Wednesday, April 28, 2021

Fixing a broken “faux lug” and CRV maintenance…


Ticking off items on my to do list while Sharon is in North Carolina, it was time to take care of our 2011 Honda CRV. It was due for an oil change and now that we are at 120,000 miles, it it is time to also replace the plugs.

Anytime I do an oil change I always worry about the oil plug either being seized or stripping. Since I did our last oil change I wasn’t too worried about it being seized up. I carry an oil change pan for oil storage with us just for this case. A tip for those who want to carry one of these I store ours just on top of the cage over the on-board propane tank. That way it can’t mess anything up. Then I dispose of the used oil when I find a recycling center.


Thankfully the oil change was straight forward and the plugs were a snap to replace as well once I figured out how to detach the plastic plugs which snap into the spark plug holders.Google saved the day again. With new plugs and our regular oil changes, hopefully we will have another 100,000 trouble free miles.

Since my recent tasks were accomplished without any duress I decided to tackle a problem we have had with one of the faux lug nuts (see top photo) that fell off of our simulated wheels. I read the internet once again and did come across a fellow who seemed to have a good idea on how to reattach one of them.


For clarification, the faux wheels have a spring steel insert in the faux lug with a lip all around it making it impossible to reattach.  This left us with no alternative but to buy a new simulated wheel for way more than I want to spend for a cosmetic piece.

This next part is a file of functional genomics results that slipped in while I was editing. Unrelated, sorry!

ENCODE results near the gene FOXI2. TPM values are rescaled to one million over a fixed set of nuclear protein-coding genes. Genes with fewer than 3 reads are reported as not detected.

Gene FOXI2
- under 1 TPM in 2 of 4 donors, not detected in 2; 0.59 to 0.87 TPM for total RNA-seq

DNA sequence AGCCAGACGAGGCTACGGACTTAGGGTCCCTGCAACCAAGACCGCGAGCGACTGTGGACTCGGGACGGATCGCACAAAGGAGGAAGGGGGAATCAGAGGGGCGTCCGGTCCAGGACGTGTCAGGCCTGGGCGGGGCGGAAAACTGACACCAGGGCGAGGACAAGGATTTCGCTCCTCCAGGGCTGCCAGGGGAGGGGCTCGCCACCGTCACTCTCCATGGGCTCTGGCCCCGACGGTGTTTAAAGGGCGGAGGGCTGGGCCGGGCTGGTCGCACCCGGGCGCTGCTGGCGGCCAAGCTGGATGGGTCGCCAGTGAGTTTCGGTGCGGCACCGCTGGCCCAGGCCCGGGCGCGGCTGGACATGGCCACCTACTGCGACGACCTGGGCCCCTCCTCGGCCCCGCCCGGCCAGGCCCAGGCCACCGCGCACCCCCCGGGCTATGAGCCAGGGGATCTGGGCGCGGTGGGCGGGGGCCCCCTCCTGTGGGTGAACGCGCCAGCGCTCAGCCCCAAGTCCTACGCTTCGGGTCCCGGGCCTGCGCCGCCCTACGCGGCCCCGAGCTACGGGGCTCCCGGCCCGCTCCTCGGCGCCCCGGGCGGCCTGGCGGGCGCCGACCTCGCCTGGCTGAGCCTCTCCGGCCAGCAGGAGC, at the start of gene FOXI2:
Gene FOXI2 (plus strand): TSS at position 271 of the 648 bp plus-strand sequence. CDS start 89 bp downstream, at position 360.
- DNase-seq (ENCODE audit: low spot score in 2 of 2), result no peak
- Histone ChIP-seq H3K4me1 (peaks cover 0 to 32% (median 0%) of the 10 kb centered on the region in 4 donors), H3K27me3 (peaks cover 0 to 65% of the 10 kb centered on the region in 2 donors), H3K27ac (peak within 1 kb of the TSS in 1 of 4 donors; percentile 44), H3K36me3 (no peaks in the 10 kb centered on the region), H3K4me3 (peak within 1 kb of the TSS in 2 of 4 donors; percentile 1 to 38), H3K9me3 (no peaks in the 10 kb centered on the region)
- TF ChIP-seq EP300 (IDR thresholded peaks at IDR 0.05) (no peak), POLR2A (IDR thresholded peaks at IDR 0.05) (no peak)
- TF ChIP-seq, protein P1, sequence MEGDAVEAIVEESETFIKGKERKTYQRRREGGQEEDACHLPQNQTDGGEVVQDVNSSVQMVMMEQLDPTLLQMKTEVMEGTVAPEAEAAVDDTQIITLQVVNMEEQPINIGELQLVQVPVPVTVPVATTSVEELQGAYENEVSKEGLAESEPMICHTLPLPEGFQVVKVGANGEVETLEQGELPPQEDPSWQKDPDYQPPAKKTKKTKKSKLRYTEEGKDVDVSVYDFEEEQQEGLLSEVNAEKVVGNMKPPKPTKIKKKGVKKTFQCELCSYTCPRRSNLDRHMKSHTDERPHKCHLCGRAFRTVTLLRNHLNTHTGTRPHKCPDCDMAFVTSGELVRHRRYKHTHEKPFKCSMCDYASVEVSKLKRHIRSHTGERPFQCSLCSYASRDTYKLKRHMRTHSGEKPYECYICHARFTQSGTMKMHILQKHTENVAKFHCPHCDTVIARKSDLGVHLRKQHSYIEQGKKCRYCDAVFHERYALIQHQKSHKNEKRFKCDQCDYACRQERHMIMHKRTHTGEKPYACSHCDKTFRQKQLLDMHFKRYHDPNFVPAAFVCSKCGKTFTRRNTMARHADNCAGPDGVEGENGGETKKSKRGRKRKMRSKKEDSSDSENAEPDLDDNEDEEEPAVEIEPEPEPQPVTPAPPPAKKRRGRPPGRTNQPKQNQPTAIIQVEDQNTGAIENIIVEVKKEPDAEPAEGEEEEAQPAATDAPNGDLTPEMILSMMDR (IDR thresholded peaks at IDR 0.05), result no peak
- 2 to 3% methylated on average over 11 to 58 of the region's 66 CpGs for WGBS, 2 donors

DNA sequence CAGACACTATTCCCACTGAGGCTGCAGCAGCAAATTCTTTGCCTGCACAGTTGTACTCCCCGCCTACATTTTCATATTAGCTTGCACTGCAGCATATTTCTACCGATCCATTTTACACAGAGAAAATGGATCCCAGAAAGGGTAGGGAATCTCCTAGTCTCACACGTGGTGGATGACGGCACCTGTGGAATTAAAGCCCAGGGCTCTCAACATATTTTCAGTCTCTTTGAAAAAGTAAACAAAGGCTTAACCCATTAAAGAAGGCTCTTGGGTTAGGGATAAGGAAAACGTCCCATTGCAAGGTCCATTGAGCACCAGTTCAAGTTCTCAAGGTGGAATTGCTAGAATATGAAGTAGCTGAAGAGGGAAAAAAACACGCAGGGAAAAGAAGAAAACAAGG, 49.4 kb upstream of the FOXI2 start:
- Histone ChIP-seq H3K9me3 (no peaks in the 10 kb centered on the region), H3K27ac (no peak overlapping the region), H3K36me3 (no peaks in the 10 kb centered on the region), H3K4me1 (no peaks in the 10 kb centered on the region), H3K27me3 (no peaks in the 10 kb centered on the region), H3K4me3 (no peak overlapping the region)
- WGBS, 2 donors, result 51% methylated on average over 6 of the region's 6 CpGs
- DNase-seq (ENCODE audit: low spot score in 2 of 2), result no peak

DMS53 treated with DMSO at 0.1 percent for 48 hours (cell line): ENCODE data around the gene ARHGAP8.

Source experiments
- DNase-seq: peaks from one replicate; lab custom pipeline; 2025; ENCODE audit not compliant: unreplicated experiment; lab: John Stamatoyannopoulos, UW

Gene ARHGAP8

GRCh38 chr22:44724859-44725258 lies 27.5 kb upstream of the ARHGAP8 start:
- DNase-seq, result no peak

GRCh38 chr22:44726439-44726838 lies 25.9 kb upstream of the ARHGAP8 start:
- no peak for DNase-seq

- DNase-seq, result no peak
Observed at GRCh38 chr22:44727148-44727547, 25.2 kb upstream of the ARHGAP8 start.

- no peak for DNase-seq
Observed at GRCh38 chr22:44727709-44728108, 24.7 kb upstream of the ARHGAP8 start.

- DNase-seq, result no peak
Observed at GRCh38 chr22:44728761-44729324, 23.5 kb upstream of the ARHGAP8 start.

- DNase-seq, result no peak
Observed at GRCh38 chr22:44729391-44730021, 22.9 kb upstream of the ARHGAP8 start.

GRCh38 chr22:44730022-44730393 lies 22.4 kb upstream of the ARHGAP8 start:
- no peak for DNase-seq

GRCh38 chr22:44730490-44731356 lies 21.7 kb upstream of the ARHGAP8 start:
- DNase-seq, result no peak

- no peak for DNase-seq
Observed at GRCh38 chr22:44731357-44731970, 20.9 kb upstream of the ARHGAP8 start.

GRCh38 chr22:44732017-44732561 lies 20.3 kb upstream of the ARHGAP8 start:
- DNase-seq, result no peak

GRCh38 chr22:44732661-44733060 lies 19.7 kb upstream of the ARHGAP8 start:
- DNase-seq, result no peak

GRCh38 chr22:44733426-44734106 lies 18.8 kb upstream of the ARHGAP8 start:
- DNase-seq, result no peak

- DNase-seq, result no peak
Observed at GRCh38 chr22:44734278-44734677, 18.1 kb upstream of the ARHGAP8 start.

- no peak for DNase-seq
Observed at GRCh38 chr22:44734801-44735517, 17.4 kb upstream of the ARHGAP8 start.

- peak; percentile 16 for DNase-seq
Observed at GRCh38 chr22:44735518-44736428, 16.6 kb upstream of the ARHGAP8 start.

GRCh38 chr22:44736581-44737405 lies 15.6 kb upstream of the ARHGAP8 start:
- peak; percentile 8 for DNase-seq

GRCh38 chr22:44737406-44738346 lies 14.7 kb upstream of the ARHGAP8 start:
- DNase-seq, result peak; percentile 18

Therefore after my reading I took my Dremel with a flat grinder which could grind steel and I carefully ground away about half an inch of the lip on the spring steel insert. I did it in such a way as to create a “screw” out of the insert. The picture  above illustrates what I mean (note the cut that created the “screw thread” on the insert). I took off a bit more than in the picture since I wasn't able to reattach it on my first try.


Once ground even with the faux lug, I took our faux lug removal tool (see the “T” tool in the picture) and I inserted the hacked faux lug in one end and with pressure applied at the other end I slowly kept turning the faux lug tool hoping that the edge I cut into the spring loaded steel would catch and would “screw” on. After grinding a bit more and cleaning up the edges, I tried again with lots of grunting and cursing when it finally magically caught the edge and “screwed” on!

This whole process took about an hour but was well worth it and now our simulated wheel has all its faux lugs! Now onto the next project…

NOTE:  While Sharon is in North Carolina I am currently at Angler’s Retreat in Rockport Texas until  May 12th…


  1. I've seen many rigs with the Faux Lugs, but never owned one. I always figured they just sat snug on the inside of the inside of the simulator. Now I now better, clever fix.

    1. It wasn't a real easy fix but with the price of a replacement simulator wheel it was a no brainer to find a way to repair it.